To love is to risk not being loved in return.
To hope is to risk pain.
To try is to risk failure,
But risk must be taken,
Because the greatest hazard in life is to risk nothing.
~ Leo Buscaglia
When was the last time you took a risk?
At first mention of taking risks, I think of reckless teens racing each other in their cars, or bungee jumping off a Swiss mountainside into a canyon, like my 20 year old daughter once did. They had her sign a release stating that she should not tell her mother.
But for me, now almost living for six decades, I want to take risks that require me to get out of my comfort zone at least once a week and pull away from old habits. “Breaking habits opens up millions of neurological synapses,” says happiness expert Rick Foster.
Yesterday,during the writing group I attend, we shared what risk taking meant to us, so I will add a few snippets of their wisdom. Not surprisingly, many of us baby boomer women equated risk taking with pain.
“I think we all want to avoid pain. Change has elements of pain. We don’t choose pain but we choose an outcome. We choose to grow like growing pains.”
“I know I should exercise more but I avoid pain. I’m a wimp. I don’t want to take the risk of my feet and ankles hurting. I could swim but I don’t want my shoulders to hurt!”
“Risk taking is pushing the inside of the envelope.”
“Love creates the greatest risk of all. Not having it, not trusting it when you do have it. Pleasure and pain.
“Risks can range from a white-knuckle ride on the back of a donkey down the Grand Canyon to making that dreaded call.”
Here are a few non-bungee jumping ways to take risks:
1. Make a difficult phone call asking for what you want or having to deal with a challenging situation. Stop procrastinating.
2. Take action that is scary at least once a week. For example, you might join Toastmasters International where you can break through your fear of public speaking, and gain confidence in leadership and speaking.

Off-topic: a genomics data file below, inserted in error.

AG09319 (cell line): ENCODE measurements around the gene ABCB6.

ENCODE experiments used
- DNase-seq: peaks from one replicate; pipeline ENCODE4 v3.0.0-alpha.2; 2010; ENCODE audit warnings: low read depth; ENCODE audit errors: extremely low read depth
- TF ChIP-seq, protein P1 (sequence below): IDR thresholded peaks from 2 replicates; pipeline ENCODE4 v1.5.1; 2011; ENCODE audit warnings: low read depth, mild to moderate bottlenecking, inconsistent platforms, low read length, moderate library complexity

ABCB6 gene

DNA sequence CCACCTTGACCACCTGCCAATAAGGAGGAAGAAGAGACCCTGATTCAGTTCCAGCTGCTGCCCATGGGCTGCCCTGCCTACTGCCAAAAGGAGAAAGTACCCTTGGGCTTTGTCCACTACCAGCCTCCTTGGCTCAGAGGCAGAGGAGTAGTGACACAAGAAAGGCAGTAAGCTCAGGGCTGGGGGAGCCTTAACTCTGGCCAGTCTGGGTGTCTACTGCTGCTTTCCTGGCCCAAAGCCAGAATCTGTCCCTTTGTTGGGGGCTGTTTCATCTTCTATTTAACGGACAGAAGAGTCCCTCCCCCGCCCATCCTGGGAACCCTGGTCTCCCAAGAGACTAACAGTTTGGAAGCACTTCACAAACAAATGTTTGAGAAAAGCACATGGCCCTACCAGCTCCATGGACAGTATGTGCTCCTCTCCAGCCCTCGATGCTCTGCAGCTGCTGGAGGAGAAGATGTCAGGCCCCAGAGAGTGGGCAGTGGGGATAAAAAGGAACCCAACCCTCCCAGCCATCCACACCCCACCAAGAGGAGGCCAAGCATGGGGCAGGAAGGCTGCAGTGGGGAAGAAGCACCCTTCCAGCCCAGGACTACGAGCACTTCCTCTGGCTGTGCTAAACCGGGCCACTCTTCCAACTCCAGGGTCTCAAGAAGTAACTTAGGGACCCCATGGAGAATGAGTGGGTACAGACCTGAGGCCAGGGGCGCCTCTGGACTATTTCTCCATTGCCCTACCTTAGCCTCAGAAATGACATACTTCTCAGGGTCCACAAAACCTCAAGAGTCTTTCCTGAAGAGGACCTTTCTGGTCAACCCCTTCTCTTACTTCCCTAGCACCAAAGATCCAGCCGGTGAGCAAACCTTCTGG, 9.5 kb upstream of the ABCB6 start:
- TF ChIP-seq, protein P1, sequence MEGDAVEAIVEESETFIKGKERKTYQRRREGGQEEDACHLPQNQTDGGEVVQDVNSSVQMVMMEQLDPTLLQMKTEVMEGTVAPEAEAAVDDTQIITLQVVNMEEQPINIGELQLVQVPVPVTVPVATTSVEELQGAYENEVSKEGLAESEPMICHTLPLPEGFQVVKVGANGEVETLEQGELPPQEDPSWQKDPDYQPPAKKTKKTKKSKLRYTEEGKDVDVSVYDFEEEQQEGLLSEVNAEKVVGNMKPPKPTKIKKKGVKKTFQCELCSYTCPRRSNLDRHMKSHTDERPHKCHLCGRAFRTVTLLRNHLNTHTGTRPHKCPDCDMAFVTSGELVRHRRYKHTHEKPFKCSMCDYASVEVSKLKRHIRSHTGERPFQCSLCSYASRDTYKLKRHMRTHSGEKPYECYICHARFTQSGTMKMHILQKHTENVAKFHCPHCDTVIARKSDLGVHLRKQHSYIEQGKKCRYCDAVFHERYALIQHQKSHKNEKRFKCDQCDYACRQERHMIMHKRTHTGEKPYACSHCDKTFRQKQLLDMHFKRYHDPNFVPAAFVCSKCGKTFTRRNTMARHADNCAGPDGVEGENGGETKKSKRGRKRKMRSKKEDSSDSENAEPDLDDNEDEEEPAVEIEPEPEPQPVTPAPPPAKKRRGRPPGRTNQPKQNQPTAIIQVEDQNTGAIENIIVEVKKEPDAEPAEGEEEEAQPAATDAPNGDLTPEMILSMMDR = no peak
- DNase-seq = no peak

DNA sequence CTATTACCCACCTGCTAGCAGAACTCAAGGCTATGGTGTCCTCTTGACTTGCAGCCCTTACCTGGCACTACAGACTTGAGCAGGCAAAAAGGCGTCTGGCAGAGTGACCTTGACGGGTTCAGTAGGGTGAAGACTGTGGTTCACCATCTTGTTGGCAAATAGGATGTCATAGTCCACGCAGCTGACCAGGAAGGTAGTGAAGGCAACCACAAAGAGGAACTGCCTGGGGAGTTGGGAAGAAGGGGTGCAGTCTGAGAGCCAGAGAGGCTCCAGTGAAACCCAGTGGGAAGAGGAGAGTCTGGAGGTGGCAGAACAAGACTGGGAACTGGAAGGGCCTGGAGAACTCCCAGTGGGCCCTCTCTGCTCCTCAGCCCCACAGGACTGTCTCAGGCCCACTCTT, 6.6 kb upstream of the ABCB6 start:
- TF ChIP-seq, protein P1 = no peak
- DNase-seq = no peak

3. Do something that could hurt a little. You can usually back out if the pain is too strong. But is pain bad for us? Not if it makes us happier in the long run. Again, discomfort can lead to happiness.
4. Volunteer in another state or even in another country. It’s just the stretching of our old habits that makes it seem too risky to leave the comfort zone of our warm nest. The darkness is closer to the light than we realize.
Maybe we should have a ‘freaking out’ hotline, where we can call when we’re afraid of taking a risk, and say, “Hey, you know, I just can’t do this. It’s too scary!”
And the voice on the other end just listens for a while, and then soothingly says something like, “You know, you were born to do this. You’ve waited all your life to do this.” It’s not going to hurt very much or for very long. Go ahead and jump off the diving board. It’s only a shock for a moment then start kicking and moving your arms, you know how to swim. Your nose may burn with some inhaled water, but open your eyes when you come to the surface, and it’s a whole new world.
It’s daring to live a life that realizes more of your dreams. As Leo Buscaglia said, “The greatest tragedy in life is to never have risked anything.”
When was the last time you did something daring? How did you feel afterward?
You are welcome to reprint, copy, or distribute Lenora Boyle’s article, provided author credit is included.